Martin Koch | idw
Further information:
http://www.iese.fraunhofer.de
http://www.fraunhofer.de/veranstaltungen-messen/messen/embedde_world.jsp

More articles from Trade Fair News:

nachricht Bug-proof communication with entangled photons
22.06.2017 | Fraunhofer-Gesellschaft

nachricht LZH at the LASER World of Photonics 2017: Light for Innovation
16.06.2017 | Laser Zentrum Hannover e.V.

All articles from Trade Fair News >>>

The most recent press releases about innovation >>>

Die letzten 5 Focus-News des innovations-reports im Überblick:

Im Focus: Manipulating Electron Spins Without Loss of Information

Physicists have developed a new technique that uses electrical voltages to control the electron spin on a chip. The newly-developed method provides protection from spin decay, meaning that the contained information can be maintained and transmitted over comparatively large distances, as has been demonstrated by a team from the University of Basel’s Department of Physics and the Swiss Nanoscience Institute. The results have been published in Physical Review X.

For several years, researchers have been trying to use the spin of an electron to store and transmit information. The spin of each electron is always coupled...

Im Focus: The proton precisely weighted

What is the mass of a proton? Scientists from Germany and Japan successfully did an important step towards the most exact knowledge of this fundamental constant. By means of precision measurements on a single proton, they could improve the precision by a factor of three and also correct the existing value.

To determine the mass of a single proton still more accurate – a group of physicists led by Klaus Blaum and Sven Sturm of the Max Planck Institute for Nuclear...

Im Focus: On the way to a biological alternative

A bacterial enzyme enables reactions that open up alternatives to key industrial chemical processes

The research team of Prof. Dr. Oliver Einsle at the University of Freiburg's Institute of Biochemistry has long been exploring the functioning of nitrogenase....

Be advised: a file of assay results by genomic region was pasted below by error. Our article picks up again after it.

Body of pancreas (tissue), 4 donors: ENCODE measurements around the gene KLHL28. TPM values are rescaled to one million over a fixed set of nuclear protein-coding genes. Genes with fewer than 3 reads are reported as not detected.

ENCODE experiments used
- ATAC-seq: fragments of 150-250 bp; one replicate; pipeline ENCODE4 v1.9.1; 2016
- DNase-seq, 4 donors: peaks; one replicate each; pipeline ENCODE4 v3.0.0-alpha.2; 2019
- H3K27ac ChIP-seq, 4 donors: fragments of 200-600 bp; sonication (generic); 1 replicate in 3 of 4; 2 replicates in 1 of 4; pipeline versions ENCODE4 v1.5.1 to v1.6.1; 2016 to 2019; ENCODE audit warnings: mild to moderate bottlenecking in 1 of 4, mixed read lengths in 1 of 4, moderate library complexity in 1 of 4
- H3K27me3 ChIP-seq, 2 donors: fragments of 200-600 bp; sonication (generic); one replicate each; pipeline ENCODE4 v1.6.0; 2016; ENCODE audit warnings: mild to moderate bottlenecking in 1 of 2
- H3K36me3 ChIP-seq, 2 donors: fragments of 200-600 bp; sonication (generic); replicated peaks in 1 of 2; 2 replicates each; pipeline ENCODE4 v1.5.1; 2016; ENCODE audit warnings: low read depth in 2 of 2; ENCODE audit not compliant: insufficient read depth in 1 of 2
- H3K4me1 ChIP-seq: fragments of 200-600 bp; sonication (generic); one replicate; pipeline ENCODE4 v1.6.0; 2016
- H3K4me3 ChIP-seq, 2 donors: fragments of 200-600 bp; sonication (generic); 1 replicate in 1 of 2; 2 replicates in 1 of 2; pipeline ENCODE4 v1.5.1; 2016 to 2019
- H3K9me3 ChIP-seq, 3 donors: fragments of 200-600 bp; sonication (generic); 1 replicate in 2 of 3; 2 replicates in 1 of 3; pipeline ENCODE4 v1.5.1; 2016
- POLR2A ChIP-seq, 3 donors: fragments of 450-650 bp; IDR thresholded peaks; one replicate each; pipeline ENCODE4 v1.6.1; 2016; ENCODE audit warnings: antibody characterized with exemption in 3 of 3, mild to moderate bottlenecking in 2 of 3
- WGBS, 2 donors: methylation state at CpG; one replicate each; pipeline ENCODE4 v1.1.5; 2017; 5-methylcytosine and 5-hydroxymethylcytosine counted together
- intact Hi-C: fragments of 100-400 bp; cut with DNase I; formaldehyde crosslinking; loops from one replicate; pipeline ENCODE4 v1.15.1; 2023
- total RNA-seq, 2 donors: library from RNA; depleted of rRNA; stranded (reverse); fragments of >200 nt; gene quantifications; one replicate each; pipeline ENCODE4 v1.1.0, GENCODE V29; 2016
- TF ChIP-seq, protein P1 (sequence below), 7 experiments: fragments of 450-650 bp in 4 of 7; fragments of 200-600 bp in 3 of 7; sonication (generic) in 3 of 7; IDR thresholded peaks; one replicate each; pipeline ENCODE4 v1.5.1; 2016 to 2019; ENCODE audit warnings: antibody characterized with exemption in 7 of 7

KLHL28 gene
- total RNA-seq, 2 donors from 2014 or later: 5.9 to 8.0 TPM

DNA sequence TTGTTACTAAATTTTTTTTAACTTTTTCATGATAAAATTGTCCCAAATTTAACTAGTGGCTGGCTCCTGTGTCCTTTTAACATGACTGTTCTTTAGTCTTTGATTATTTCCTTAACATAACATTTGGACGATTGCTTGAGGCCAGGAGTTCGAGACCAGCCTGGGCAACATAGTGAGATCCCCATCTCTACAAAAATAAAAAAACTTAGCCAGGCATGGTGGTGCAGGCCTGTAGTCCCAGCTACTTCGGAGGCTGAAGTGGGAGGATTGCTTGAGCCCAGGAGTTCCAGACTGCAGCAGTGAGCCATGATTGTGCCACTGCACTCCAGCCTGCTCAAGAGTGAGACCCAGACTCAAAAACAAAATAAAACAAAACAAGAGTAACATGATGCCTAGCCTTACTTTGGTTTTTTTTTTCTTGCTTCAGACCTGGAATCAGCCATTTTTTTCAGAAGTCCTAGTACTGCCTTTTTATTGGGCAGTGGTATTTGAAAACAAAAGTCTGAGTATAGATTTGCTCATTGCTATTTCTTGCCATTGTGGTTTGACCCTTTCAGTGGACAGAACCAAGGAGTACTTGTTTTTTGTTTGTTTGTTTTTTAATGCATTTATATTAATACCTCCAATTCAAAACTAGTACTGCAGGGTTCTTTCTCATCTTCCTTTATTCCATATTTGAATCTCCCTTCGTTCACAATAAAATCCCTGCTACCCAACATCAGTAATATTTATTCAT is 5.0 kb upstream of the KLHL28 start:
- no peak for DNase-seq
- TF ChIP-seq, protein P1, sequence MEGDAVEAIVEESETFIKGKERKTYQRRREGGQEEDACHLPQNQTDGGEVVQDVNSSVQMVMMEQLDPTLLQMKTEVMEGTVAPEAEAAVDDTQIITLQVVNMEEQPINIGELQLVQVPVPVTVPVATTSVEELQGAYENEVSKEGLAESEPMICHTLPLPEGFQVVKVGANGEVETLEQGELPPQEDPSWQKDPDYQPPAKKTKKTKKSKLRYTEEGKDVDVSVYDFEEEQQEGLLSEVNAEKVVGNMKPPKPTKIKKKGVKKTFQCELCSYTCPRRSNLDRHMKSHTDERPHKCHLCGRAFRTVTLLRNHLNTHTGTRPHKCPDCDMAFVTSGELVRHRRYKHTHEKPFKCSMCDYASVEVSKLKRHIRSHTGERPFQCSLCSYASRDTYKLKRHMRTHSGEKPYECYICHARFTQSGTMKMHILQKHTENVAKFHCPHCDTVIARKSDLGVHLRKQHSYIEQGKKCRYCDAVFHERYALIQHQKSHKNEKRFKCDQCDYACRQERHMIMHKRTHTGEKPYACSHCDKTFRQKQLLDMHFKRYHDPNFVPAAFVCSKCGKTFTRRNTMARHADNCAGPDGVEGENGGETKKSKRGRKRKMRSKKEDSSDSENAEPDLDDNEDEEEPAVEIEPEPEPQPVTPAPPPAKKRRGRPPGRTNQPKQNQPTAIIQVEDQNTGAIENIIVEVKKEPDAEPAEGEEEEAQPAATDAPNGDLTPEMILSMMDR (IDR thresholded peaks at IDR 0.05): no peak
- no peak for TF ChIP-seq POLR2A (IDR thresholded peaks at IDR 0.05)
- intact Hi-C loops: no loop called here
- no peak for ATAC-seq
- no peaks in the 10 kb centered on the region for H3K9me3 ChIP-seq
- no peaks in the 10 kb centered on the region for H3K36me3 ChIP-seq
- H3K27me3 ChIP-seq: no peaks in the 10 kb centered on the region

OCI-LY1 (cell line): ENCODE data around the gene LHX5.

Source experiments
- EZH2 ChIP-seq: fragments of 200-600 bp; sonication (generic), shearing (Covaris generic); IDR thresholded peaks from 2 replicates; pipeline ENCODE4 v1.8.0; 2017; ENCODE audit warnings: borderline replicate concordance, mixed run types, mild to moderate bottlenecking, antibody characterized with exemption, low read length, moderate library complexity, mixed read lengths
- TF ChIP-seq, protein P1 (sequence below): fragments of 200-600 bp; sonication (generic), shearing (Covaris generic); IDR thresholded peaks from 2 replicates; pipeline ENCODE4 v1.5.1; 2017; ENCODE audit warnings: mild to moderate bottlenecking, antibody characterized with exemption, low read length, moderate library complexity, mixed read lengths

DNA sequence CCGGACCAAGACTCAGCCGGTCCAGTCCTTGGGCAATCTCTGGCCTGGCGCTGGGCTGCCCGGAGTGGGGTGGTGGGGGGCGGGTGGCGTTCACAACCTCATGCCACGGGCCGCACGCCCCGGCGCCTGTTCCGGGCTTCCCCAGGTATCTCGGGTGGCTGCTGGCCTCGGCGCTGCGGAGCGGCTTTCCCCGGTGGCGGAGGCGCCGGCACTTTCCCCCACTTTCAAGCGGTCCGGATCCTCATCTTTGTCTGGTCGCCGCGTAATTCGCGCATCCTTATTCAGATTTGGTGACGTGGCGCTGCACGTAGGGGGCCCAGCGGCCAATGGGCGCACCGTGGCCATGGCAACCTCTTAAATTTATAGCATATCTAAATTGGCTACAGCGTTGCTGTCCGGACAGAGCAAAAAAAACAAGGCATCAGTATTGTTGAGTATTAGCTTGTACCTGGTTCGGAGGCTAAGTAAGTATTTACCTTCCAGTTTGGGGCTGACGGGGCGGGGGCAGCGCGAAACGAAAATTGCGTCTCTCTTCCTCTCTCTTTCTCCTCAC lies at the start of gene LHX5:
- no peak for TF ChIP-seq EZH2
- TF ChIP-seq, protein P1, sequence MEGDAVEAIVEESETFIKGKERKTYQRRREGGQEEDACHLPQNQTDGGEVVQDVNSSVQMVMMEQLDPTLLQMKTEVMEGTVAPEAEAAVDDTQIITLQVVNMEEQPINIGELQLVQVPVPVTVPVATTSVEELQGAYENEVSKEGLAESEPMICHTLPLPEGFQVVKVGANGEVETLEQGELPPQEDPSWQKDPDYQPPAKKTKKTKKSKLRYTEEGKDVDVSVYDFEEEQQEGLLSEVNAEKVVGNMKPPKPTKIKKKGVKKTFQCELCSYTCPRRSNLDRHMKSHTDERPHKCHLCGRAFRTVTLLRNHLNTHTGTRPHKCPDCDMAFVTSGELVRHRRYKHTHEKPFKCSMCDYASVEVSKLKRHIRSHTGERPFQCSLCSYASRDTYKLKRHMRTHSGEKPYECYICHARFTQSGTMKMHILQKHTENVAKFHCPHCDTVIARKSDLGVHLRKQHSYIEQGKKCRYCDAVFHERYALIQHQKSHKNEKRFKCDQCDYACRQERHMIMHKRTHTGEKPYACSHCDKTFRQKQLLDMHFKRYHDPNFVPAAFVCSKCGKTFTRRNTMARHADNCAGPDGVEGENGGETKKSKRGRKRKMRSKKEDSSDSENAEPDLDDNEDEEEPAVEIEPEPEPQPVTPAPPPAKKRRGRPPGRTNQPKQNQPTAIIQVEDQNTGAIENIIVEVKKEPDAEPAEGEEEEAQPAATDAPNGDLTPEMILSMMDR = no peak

Im Focus: The 1 trillion tonne iceberg

Larsen C Ice Shelf rift finally breaks through

A one trillion tonne iceberg - one of the biggest ever recorded -- has calved away from the Larsen C Ice Shelf in Antarctica, after a rift in the ice,...

Im Focus: Laser-cooled ions contribute to better understanding of friction

Physics supports biology: Researchers from PTB have developed a model system to investigate friction phenomena with atomic precision

Friction: what you want from car brakes, otherwise rather a nuisance. In any case, it is useful to know as precisely as possible how friction phenomena arise –...

All Focus news of the innovation-report >>>

Anzeige

Anzeige

Event News

Closing the Sustainability Circle: Protection of Food with Biobased Materials

21.07.2017 | Event News

»We are bringing Additive Manufacturing to SMEs«

19.07.2017 | Event News

The technology with a feel for feelings

12.07.2017 | Event News

 
Latest News

NASA looks to solar eclipse to help understand Earth's energy system

21.07.2017 | Earth Sciences

Stanford researchers develop a new type of soft, growing robot

21.07.2017 | Power and Electrical Engineering

Vortex photons from electrons in circular motion

21.07.2017 | Physics and Astronomy

VideoLinks
B2B-VideoLinks
More VideoLinks >>>